The foregoing is illustrated by timing charts in FIGS. 47 and 48. FIG. 47 shows a vertical synchronization signal waveform 1100 in time relationship to an odd frame waveform 1110 and a horizontal signal waveform 1120. As illustrated, a first vertical synchronization pulse 1130 occurs at the beginning of an odd frame and a second vertical synchronization pulse 1132 occurs at the beginning of an even frame. An odd frame pulse 1136 occurs in the odd frame waveform 1110 at substantially the same time as the first vertical synchronization pulse 1130 and thus designates the beginning of the odd frame. After the first vertical synchronization pulse 1130 occurs, a first horizontal synchronization pulse 1140 occurs to mark the beginning of the first row of data. It is followed by a second horizontal synchronization pulse 1142 to mark the beginning of the second row and a third horizontal synchronization pulse 1144 to mark the beginning of the third row. At the end of the odd frame, a 256th horizontal synchronization pulse 1150 marks the beginning of the 256th row. Thereafter, the second vertical synchronization pulse 1132 occurs. Since the second vertical synchronization pulse 1132 is not accompanied by an odd frame pulse, the second vertical synchronization pulse marks the beginning of the even frame of data. Thus, the next horizontal synchronization pulse 1152 marks the beginning of the 256th row as the scanning of the even frames begins at the bottom of the display panel 110. The next horizontal synchronization pulse 1154 marks the beginning of the 255th row of data. The last horizontal synchronization pulse 1160 in the even frame of data marks the beginning of the 1st row of data (i.e., the uppermost row of data).

A waveform 1170 in FIG. 47 represents the odd line output of the odd/even flip-flop 910 on the line 930 in FIG. 45. As illustrated, the odd line signal is active for the first row accessed in each frame irrespective of whether the frame is an odd or even frame.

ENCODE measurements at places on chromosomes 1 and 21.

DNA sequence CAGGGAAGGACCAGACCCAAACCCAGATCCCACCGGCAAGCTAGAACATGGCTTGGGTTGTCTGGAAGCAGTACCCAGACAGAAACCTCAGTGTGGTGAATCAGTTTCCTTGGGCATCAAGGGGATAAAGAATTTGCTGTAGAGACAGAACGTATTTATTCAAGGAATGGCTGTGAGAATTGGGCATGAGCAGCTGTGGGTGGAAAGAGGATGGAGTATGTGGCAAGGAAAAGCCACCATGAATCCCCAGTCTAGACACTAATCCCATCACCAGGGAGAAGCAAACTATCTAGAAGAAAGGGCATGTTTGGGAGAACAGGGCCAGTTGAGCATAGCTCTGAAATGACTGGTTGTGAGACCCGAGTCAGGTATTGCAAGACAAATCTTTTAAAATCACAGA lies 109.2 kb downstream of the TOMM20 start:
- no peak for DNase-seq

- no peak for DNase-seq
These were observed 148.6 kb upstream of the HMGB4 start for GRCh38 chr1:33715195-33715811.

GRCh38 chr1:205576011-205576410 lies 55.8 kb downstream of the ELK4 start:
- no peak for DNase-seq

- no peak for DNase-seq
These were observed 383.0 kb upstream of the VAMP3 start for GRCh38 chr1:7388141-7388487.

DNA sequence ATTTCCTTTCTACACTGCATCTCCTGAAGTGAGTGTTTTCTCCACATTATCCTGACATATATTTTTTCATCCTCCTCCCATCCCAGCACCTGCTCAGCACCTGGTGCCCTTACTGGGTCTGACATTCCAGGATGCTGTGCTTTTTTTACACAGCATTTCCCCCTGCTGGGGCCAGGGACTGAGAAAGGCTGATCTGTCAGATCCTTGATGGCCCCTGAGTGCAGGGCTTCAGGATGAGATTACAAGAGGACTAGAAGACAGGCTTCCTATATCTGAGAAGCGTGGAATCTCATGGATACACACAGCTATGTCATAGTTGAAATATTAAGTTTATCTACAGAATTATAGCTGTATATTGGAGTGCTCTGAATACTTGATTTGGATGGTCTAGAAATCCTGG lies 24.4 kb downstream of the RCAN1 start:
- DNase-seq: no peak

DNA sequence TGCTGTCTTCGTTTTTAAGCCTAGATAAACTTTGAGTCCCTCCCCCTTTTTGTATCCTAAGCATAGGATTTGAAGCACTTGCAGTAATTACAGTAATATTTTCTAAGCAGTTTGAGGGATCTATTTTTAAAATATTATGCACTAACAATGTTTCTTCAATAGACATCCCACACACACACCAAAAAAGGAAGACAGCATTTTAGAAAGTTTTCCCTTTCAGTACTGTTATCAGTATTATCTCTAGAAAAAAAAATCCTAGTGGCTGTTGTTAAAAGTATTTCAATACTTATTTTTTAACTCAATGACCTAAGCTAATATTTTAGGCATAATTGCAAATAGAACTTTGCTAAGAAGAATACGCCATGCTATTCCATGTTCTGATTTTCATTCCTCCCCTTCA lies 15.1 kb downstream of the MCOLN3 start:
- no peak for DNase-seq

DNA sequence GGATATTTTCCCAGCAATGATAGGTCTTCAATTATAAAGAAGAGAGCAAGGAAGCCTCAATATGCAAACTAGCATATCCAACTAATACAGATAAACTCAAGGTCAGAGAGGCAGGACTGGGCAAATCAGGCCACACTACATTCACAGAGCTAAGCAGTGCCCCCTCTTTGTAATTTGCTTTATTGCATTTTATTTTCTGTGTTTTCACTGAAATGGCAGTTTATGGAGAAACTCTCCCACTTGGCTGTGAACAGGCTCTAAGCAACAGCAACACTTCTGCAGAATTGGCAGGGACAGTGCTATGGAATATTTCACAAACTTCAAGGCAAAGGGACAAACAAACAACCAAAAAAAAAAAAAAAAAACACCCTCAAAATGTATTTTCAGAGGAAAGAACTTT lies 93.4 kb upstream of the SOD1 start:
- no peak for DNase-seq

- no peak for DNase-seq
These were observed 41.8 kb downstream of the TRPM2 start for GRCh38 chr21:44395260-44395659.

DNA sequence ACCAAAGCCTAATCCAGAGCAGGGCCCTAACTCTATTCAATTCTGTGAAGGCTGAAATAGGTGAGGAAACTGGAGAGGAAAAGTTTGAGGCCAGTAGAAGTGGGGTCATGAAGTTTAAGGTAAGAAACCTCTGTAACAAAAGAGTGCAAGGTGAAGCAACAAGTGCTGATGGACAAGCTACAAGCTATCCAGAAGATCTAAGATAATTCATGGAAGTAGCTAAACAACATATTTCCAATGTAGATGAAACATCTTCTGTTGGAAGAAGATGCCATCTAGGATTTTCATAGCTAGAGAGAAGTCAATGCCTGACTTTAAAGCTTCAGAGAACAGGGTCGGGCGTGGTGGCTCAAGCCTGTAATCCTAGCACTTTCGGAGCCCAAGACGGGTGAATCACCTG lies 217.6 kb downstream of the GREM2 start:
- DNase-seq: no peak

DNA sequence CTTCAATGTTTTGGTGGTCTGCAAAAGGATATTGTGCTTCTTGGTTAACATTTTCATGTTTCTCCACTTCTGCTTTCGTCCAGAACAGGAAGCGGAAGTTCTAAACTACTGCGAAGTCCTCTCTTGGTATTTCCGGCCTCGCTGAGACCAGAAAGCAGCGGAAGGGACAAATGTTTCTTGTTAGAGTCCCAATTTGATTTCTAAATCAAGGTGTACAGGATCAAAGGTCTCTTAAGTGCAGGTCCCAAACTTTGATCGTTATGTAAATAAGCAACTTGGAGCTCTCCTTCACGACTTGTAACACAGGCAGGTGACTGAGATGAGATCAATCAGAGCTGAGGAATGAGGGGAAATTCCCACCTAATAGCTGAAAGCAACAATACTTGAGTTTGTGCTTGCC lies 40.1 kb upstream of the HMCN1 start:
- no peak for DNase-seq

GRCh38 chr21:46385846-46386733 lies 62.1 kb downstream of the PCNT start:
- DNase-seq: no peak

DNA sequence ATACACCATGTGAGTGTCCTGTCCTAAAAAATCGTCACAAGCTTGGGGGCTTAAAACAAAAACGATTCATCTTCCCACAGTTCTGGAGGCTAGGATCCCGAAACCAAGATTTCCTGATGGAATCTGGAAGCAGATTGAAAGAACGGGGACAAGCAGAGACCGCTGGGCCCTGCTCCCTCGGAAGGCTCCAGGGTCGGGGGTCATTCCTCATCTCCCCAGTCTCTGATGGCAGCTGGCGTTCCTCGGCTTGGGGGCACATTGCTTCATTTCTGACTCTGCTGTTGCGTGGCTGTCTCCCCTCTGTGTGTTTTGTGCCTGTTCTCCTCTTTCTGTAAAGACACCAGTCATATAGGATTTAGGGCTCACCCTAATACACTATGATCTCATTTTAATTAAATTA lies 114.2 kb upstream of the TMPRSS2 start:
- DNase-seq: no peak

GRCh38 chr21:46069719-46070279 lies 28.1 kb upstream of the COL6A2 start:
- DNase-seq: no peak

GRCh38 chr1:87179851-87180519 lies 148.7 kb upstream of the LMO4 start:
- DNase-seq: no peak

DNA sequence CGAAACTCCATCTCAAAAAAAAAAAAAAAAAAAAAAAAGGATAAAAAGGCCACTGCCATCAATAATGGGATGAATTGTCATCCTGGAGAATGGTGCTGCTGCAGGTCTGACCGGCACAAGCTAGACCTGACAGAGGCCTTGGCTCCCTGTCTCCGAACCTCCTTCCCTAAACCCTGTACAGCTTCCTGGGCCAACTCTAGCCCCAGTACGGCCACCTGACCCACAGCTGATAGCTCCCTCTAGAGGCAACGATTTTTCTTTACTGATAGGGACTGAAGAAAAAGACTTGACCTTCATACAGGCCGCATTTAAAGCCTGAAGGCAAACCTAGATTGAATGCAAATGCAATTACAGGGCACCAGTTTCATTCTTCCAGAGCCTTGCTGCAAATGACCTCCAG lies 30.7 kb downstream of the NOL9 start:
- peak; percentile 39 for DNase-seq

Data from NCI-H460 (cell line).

FIG. 48 illustrate waveforms to help further explain the operation of the row clock and the odd and even data signals of FIG. 45. In FIG. 48, a horizontal synchronization waveform 1200 is illustrated that has a first horizontal synchronization pulse 1204 and a second horizontal synchronization pulse 1208. A waveform 1210 represents the 4 MHz clock signal on the line 956 in FIG. 45. In FIG. 48, it is assumed that the first horizontal synchronization pulse 1204 marks the beginning of the 59th row of data from the top in the even frame. Thus, 197 horizontal rows of data have already been written in this frame starting at the bottom of the display panel 110. When the first horizontal synchronization pulse 1204 occurs, the first counter 954 (FIG. 45) is loaded with the output of the second counter 960. In this example, the second counter 960 will have counted down from 31 three full times and will have counted down a fourth time to a value of 29 (i.e., once when the active row switched from 63 to 62, and once when the active row switched from 61 to 60). Thus, a count of 29 will be loaded into the first counter 954 when the first horizontal synchronization pulse 1204 occurs. Thereafter, the occurrences of the 4 MHz clock on the line 956 increments the first counter 954. The leading edge of the 2nd clock signal (designated as 1214) increments the first counter 954 to a value of 31 and thus causes the carry output signal on the line 952 to be active. Since this is an even line of the even frame, the odd line signal output on the line 930, represented by a waveform 916 in FIG. 48, will be inactive and the NAND-gate 1220 will be enabled by the exclusive-OR gate 926. Thus, the odd data signal on the line 944 will be active as illustrated by a pulse 1222 on a waveform 1220 in FIG. 48. The leading edge of the next occurrence of the 4 MHz clock signal (designated as 1218) will gate the odd data signal into the odd row drivers 122A, 122B, 122C, and 122D. Thereafter, there will be 29 additional 4 MHz clock pulses to shift the odd data signal to the 30th data outputs of the internal shift registers of the odd row drivers 122A, 122B, 122C and 122D where it will remain until 4 MHz clock is again activated after the next horizontal synchronization pulse. Since the current row is the 59th row, the fourth counter 990 (FIG. 45) will have counted down to a value such that the Q7 and Q6 outputs are both zero. Thus, the decoder 992 will generate an active signal on the enable 1 line 996 when the enable row pulse on the line 994 is active. Thus, only the first odd row driver 122A will be activated. Therefore, only the row 59 electrode will be activated to allow writing of the pixel cells on that row.